Five RCTs were included in the review (n=795 initially enrolled, n=689 analysed). Sample sizes ranged from 50 to 300. Two RCTs scored 5 on the Jadad scale (high quality). One study scored 4. Two RCTs scored 2.
Incidence of ventilation-associated pneumonia (five RCTs): Patients who underwent mechanical ventilation and received probiotics reported statistically significantly fewer incidences of ventilation-associated pneumonia compared with controls (OR 0.55, 95% CI 0.31 to 0.98, random-effects model). There was no evidence of statistical heterogeneity according to the fixed-effect model.
Subgroup analyses that included only RCTs with similar probiotic regimens and similar administration techniques did not significantly alter the results. However, after removal of the RCT with high incidence of ventilation-associated pneumonia, the results were no longer statistically significant. Subgroup analyses by underlying microorganism showed no significant differences in incidence of ventilation-associated pneumonia between patients who received probiotics and control.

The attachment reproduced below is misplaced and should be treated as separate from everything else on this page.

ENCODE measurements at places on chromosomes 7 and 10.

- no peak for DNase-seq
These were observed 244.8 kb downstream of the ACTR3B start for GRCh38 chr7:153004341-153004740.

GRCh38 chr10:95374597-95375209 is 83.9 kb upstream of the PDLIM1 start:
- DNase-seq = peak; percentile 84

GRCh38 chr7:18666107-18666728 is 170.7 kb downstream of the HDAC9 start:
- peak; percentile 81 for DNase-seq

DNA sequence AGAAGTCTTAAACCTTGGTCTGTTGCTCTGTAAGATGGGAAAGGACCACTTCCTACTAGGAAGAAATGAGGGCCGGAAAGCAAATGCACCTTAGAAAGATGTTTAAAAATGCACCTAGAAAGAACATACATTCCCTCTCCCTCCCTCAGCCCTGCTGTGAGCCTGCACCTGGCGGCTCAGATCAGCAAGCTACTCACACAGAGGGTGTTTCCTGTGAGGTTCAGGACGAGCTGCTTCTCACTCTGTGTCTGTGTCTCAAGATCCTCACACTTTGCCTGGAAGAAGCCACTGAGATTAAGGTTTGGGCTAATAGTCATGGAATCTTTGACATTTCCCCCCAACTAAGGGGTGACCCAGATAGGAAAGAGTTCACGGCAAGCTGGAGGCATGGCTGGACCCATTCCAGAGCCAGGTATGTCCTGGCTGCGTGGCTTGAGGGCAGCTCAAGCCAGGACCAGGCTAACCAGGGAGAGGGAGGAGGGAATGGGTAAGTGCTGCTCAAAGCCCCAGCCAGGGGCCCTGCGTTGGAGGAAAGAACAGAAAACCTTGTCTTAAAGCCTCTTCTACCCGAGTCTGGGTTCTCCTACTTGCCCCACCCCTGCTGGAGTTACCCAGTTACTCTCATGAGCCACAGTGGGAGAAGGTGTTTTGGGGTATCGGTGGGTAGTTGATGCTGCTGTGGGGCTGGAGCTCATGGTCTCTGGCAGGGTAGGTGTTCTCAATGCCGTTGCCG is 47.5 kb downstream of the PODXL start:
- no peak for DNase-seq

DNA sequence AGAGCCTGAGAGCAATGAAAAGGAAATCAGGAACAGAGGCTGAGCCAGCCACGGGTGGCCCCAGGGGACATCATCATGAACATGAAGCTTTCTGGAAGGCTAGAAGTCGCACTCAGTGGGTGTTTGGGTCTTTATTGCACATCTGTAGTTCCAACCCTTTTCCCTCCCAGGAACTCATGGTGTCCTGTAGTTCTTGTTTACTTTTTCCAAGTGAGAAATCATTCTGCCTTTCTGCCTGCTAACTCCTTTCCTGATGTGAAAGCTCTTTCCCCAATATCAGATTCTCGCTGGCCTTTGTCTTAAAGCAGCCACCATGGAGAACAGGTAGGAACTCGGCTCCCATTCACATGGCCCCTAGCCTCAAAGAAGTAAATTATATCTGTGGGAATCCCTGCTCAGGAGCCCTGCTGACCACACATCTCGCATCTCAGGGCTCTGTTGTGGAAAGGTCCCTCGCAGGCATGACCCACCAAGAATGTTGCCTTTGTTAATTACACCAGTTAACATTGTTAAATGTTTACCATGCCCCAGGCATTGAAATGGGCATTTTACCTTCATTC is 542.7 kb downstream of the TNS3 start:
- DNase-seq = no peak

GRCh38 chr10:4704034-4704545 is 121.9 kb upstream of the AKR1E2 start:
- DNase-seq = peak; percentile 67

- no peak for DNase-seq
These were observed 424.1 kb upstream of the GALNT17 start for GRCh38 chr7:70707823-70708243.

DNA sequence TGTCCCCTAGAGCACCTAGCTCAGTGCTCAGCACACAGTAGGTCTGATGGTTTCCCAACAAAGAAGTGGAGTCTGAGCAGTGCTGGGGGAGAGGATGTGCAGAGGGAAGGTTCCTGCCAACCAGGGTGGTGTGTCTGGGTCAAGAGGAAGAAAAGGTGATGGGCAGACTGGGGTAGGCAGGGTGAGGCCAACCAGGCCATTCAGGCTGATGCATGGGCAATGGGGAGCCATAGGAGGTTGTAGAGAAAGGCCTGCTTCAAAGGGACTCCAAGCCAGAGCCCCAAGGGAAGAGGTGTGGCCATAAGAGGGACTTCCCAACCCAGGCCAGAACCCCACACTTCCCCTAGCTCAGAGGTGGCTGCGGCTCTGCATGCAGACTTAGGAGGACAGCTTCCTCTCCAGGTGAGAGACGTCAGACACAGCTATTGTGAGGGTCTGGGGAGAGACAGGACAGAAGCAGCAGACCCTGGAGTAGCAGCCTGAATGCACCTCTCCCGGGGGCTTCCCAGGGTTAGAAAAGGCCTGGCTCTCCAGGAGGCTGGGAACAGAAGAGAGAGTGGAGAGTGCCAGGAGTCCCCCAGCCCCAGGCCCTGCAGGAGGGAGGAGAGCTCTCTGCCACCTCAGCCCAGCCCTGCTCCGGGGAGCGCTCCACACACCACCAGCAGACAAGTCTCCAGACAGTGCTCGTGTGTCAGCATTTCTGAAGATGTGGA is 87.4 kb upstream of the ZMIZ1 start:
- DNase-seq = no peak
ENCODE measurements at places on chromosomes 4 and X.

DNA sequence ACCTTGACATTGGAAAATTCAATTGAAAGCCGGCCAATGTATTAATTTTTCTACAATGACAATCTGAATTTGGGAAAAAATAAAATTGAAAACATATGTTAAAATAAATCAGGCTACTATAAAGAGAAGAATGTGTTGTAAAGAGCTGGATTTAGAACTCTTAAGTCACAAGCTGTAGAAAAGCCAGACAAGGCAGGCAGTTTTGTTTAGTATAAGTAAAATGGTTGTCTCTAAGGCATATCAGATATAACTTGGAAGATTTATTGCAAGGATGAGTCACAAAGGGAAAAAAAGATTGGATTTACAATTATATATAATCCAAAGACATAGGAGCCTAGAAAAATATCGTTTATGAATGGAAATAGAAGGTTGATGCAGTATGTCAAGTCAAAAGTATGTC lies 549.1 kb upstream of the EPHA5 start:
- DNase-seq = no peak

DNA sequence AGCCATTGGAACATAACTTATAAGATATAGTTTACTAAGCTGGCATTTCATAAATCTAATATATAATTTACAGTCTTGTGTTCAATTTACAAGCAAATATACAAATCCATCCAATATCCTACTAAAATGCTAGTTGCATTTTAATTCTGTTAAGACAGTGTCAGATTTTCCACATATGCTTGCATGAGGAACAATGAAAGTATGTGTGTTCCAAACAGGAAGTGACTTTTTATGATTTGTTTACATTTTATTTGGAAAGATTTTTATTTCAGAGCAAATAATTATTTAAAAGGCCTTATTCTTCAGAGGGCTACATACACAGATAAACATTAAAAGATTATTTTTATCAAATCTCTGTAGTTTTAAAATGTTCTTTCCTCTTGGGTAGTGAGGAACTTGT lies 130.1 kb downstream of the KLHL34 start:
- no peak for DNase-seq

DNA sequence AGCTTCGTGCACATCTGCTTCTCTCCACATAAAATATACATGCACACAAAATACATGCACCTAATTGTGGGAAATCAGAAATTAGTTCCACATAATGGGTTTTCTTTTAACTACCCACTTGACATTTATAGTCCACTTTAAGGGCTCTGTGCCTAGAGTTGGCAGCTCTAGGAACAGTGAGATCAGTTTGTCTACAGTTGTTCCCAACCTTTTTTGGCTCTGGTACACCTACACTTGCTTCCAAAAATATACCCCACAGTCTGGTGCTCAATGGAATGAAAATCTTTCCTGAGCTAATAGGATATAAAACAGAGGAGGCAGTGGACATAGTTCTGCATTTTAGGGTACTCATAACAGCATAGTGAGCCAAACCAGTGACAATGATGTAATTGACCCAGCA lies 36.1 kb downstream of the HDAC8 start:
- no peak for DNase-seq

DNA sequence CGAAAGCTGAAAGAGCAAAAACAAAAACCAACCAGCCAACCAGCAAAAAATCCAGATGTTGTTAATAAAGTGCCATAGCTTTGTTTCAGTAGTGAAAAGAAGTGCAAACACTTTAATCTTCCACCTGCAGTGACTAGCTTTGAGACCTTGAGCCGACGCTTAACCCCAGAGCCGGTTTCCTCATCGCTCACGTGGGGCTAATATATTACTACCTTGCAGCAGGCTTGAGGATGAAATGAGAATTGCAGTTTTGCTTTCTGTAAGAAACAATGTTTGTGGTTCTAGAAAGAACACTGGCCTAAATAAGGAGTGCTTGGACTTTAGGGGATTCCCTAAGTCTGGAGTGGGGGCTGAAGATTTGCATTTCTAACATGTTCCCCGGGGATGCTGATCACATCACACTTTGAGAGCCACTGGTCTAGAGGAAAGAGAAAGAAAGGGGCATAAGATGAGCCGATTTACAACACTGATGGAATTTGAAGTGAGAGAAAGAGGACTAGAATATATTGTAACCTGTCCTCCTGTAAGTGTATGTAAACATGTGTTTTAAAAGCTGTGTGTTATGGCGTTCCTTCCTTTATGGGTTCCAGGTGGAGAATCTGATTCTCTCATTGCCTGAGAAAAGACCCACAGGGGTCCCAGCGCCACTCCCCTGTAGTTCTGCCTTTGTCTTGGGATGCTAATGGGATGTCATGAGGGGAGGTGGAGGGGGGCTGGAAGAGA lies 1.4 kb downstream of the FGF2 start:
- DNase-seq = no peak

Length of ICU stay (three RCTs): Patients who received probiotics had shorter ICU stays compared with controls when a fixed-effect model was used (WMD -0.99 days, 95% CI -1.37 to -0.61) but not when a random-effects model was used. Eliminating the RCT that reported the longest ICU stay did not significantly alter the results.
There were no statistically significant differences between probiotic and control groups in all-cause mortality during ICU stay (four RCTs), in-hospital stay (two RCTs), duration of mechanical ventilation (three RCTs) or diarrhoea (two RCTs).
Results for other secondary outcomes were reported in the review.